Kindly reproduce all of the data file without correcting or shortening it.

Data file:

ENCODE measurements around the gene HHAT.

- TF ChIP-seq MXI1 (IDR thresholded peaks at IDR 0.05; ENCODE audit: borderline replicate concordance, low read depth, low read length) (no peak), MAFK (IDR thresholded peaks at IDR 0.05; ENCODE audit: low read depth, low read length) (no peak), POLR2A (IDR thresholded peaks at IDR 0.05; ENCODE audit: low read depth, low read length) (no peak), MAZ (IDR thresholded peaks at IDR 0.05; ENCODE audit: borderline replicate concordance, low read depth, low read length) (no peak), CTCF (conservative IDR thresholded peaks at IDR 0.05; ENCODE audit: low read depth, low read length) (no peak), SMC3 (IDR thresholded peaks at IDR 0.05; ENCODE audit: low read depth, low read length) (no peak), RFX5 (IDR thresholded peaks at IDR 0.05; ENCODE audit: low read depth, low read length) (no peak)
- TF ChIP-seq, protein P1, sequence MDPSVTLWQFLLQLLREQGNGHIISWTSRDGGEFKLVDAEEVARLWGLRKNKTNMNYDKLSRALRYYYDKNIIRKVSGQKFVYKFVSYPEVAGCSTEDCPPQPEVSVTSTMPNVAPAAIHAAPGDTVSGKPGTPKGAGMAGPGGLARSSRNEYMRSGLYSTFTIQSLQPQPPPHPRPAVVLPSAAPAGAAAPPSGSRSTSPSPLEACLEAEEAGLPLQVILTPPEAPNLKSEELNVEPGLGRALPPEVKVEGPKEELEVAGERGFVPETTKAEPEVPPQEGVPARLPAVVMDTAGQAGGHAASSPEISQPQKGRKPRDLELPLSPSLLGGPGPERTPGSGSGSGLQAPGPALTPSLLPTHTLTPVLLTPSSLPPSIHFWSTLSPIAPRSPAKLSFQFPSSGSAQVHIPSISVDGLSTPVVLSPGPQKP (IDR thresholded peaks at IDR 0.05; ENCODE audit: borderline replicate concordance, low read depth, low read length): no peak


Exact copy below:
ENCODE measurements around the gene HHAT.

- TF ChIP-seq MXI1 (IDR thresholded peaks at IDR 0.05; ENCODE audit: borderline replicate concordance, low read depth, low read length) (no peak), MAFK (IDR thresholded peaks at IDR 0.05; ENCODE audit: low read depth, low read length) (no peak), POLR2A (IDR thresholded peaks at IDR 0.05; ENCODE audit: low read depth, low read length) (no peak), MAZ (IDR thresholded peaks at IDR 0.05; ENCODE audit: borderline replicate concordance, low read depth, low read length) (no peak), CTCF (conservative IDR thresholded peaks at IDR 0.05; ENCODE audit: low read depth, low read length) (no peak), SMC3 (IDR thresholded peaks at IDR 0.05; ENCODE audit: low read depth, low read length) (no peak), RFX5 (IDR thresholded peaks at IDR 0.05; ENCODE audit: low read depth, low read length) (no peak)
- TF ChIP-seq, protein P1, sequence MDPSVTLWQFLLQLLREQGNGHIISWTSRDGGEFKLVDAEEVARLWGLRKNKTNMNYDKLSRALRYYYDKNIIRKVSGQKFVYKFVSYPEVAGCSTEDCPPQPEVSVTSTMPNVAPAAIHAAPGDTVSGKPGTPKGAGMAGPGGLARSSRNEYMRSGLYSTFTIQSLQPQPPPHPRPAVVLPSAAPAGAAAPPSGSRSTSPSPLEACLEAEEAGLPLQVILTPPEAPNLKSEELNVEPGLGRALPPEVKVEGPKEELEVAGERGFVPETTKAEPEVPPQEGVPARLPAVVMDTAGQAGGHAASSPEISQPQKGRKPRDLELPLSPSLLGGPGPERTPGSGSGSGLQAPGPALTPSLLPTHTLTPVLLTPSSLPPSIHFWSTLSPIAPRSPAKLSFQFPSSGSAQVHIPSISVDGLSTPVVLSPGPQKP (IDR thresholded peaks at IDR 0.05; ENCODE audit: borderline replicate concordance, low read depth, low read length): no peak